The pan-African optimism of the late 50s and early 60s quickly evaporated. Nkrumah was overthrown in a coup. Sylvanus Olympio and Patrice Lumumba were assassinated. Sékou Touré's regime quickly descended into a nightmarish police state. Nigeria erupted in civil war. The continent was split into 50+ countries with as many ruling cliques who didn't fancy giving up their power and privilege. At least not voluntarily.

Ghana was very unstable and sometimes violent in the 25 years following Nkrumah's overthrow. But the country was stabilized in the latter part of the rule of the controversial Jerry John Rawlings. A peaceful handover of power occurred in 2000 after opposition leader John Kufour defeated Rawlings' handpicked successor.

The always opinionated Rawlings didn't share his disgust at his party's loss of power but he did hand over. Though the former head of state clearly remains bitter at the fact that after 20 years of unquestioned power, Ghanaians snubbed him by not electing his dauphin. He refused an invitation to attend the 50th anniversary celebrations. The man widely accused of massive human rights, especially in the early 80s, sniffed that the Kufour administration was covering up alleged cases of torture and extrajudicial killings. Strangely, the human rights organizations which normally chronicle such things don't mention anything about these mythical abuses. Perhaps Rawlings is just upset that at this high profile anniversary, he is, for once, not at the center of attention.

Ghana is certainly not without its share of problems today. But it is now seen as one of the most economically and politically stable countries on the continent. After 50 turbulent years, it has returned to its place as one of the beacons of hope for Africa.

Monday, March 05, 2007

The anti-landmine campaign and its legacy

This essay is part of a (more or less) weekly feature on this blog that presents interesting stories from elsewhere in the world, particularly Africa, that are little reported in the American media. It's part of my campaign to get people to realize there is a lot going on in the world outside the US, Israel, Iraq, North Korea and Iran.

Almost ten years ago, the international treaty to ban landmines was signed in Ottawa, presumably because of the leadership shown on the issue by Canada's then-foreign affairs minister Lloyd Axworthy.

While Axworthy provided the impetus on the governmental level, the movement was really headed by the International Campaign to Ban Landmines. The ICBL is a coalition of over 1400 non-governmental organizations (NGOs) cooperating on this issue. The ICBL and its then-coordinator Jody Williams were awarded the 1997 Nobel Peace Prize.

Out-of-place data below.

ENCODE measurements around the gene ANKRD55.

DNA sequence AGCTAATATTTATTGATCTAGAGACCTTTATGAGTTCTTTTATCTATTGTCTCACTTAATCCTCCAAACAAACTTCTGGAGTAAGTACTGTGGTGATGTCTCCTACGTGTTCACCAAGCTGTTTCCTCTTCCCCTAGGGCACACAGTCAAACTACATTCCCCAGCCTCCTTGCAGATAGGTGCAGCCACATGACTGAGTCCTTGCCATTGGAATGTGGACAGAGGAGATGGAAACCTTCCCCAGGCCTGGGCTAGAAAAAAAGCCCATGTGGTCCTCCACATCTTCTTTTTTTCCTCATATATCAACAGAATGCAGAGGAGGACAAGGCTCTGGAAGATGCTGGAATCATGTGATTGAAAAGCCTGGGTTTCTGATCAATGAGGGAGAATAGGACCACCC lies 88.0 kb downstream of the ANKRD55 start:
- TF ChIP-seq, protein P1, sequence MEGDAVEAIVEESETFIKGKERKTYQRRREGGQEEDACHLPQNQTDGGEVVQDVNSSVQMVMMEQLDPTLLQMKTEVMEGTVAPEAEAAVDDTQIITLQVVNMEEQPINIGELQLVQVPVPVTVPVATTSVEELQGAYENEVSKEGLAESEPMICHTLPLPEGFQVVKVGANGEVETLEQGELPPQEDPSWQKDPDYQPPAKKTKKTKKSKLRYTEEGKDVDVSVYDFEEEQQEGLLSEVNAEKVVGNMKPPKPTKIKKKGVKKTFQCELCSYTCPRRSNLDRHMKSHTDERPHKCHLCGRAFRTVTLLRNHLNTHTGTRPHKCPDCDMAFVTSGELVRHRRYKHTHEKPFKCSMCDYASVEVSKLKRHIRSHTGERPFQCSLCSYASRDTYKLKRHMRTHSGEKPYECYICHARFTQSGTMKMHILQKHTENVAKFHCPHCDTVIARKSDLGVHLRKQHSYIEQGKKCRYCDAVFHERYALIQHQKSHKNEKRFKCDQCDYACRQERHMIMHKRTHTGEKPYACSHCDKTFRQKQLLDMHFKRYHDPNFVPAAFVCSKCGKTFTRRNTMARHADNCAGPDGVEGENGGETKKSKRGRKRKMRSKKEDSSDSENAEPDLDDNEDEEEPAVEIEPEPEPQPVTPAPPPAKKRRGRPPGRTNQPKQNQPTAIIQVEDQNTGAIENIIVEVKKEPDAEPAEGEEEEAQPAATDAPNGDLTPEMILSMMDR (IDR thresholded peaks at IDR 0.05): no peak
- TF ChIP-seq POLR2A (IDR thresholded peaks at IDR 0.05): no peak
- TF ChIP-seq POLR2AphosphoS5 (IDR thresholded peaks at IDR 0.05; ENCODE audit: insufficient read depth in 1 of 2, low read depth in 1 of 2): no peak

The Voice of America has a brief piece on how successful the treaty has been. Though it notes that most of the world's top military powers have refused to sign the treaty including the United States, China, Pakistan, India, Russia and most countries in the Middle East.

While the failure of the US to adhere to these basic standards of making warfare slightly less savage is a disappointment, the ICBL's legacy has been enormous. The international development agenda was once dominated by governments, some anti-democratic, others in hoc to financial and commercial interests. Essentially, few entities existed to look at development from an unbiased perspective, with the interest of the ordinary masses of people in mind.

The ICBL was really the first time I'm aware of that NGOs were able to wage a huge advocacy campaign that ultimately resulted in the adoption of a major international treaty. This, along with the 'blood diamonds' campaign that followed shortly thereafter, have essentially become the template for NGOs can have an impact on the international agenda.

NGO power still pales in comparison to the obscene influence of multinational behemoths. Big corporations have plenty of money to grease the skids, while NGOs only have moral authority. But at least there's now a way by which the agenda of ordinary people can actually be heard... and once in a while even advances.

Sunday, March 04, 2007

The economics of war and the priority of ending it

Every so often, you see a series of apparently unrelated articles with a common thread running through them.

UNICEF recently reported that children in the United States and Britain have the worst standard of living of kids in any industrialized country.

The report for the first time measures and compares overall child well-being across six dimensions: material well-being, health and safety, education, peer and family relationships, behaviours and risks, and young people’s own subjective sense of their own well-being. In total, 40 separate indicators of child well-being – from relative poverty and child safety, to educational achievement to drug abuse – are brought together in this overview to present a picture of the lives of children.

Not surprisingly, children in "socialist" northern Europe have the highest standards of living.

Not surprising because those countries have policies which facilitate a pretty high standard of living for everyone.

Then, I read how thousands of Army humvees designed to reduce U.S. troop deaths from roadside bombs lack the armor necessary to do the job. They are designed to protect the type of weapon that is now causing some 70 percent of American casualties in Iraq. The upgrade is not scheduled to be completed until this summer.

In 2003, the US shipped some $12 billion ($12,000,000,000) in cold hard cash to Iraq and watched it vanish with not one iota of accountability.

That number might be unfathomable to some. You might be tempted to write it off as a drop in the bucket comparatively. But with the total cost of the war quickly approaching $405,000,000,000 (probably more by the time you read this), $12 billion represents almost a month and a half's worth.

So that means in just the year of 2003, about 12 percent of all the US taxpayers' money spent in Iraq just vanished into thin air. Just in the year 2003.